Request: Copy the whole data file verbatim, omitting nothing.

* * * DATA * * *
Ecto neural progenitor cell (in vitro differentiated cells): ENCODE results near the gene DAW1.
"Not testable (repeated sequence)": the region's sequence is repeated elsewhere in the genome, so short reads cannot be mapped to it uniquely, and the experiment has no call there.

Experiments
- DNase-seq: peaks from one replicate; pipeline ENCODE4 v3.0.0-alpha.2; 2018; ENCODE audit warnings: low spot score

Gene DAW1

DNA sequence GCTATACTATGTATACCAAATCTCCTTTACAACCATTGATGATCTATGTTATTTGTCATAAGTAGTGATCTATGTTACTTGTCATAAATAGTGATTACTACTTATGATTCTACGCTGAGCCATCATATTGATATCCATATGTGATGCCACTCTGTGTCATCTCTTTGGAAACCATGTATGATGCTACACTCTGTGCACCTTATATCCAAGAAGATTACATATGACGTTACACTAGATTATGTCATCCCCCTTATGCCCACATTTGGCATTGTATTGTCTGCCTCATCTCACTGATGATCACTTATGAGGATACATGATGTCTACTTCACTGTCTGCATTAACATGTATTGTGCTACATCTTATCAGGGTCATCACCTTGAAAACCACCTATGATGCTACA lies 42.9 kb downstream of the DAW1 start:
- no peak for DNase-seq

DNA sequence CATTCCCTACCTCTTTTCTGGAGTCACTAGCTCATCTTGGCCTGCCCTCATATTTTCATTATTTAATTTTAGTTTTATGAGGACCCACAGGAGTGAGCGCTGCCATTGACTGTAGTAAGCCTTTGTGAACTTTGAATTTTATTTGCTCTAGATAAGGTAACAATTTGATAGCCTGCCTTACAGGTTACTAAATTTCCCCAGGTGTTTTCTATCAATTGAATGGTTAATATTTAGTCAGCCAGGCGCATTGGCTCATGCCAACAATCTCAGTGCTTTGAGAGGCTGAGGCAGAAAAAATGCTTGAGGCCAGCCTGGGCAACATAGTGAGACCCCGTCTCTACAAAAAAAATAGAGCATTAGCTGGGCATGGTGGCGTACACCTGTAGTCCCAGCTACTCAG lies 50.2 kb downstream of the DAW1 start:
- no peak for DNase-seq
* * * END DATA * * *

Ecto neural progenitor cell (in vitro differentiated cells): ENCODE results near the gene DAW1.
"Not testable (repeated sequence)": the region's sequence is repeated elsewhere in the genome, so short reads cannot be mapped to it uniquely, and the experiment has no call there.

Experiments
- DNase-seq: peaks from one replicate; pipeline ENCODE4 v3.0.0-alpha.2; 2018; ENCODE audit warnings: low spot score

Gene DAW1

DNA sequence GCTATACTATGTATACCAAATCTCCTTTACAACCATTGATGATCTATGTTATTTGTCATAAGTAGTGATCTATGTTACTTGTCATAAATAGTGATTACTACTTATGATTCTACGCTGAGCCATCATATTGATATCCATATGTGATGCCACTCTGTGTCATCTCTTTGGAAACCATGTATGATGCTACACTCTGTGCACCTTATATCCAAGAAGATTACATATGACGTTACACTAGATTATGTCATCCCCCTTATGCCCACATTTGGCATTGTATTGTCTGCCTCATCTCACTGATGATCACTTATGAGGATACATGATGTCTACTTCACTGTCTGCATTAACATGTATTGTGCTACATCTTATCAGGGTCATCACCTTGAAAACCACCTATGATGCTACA lies 42.9 kb downstream of the DAW1 start:
- no peak for DNase-seq

DNA sequence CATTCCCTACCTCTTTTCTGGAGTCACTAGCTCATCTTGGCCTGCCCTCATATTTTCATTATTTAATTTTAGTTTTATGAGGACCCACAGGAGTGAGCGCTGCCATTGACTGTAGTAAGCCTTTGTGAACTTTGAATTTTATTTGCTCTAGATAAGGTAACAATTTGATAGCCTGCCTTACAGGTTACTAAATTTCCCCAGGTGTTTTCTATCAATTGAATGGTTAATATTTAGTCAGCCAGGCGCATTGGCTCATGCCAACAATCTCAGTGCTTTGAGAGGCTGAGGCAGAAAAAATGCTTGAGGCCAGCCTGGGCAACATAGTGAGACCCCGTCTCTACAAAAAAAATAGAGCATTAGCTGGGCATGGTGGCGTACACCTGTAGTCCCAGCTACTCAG lies 50.2 kb downstream of the DAW1 start:
- no peak for DNase-seq